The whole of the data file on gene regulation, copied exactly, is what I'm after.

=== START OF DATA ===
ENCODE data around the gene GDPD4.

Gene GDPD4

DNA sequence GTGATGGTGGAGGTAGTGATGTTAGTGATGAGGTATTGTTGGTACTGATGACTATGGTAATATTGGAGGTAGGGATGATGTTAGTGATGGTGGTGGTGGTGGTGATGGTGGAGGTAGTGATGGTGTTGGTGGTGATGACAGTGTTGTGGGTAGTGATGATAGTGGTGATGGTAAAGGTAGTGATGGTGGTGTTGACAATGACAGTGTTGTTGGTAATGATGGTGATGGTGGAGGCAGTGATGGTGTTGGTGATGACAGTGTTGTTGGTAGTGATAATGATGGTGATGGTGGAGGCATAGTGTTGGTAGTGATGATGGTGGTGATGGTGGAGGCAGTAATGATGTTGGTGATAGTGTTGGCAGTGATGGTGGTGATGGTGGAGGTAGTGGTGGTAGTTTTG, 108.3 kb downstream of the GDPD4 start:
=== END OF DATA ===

ENCODE data around the gene GDPD4.

Gene GDPD4

DNA sequence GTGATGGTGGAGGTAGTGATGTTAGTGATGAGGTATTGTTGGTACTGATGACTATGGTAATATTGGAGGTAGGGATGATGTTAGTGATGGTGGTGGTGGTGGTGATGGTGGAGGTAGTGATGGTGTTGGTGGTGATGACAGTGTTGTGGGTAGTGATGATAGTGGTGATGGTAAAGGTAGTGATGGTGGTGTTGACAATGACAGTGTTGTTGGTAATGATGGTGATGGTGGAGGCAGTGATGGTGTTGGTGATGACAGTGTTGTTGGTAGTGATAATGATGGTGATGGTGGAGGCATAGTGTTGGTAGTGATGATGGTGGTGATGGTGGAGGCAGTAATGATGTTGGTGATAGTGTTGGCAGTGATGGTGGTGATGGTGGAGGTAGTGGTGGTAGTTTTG, 108.3 kb downstream of the GDPD4 start: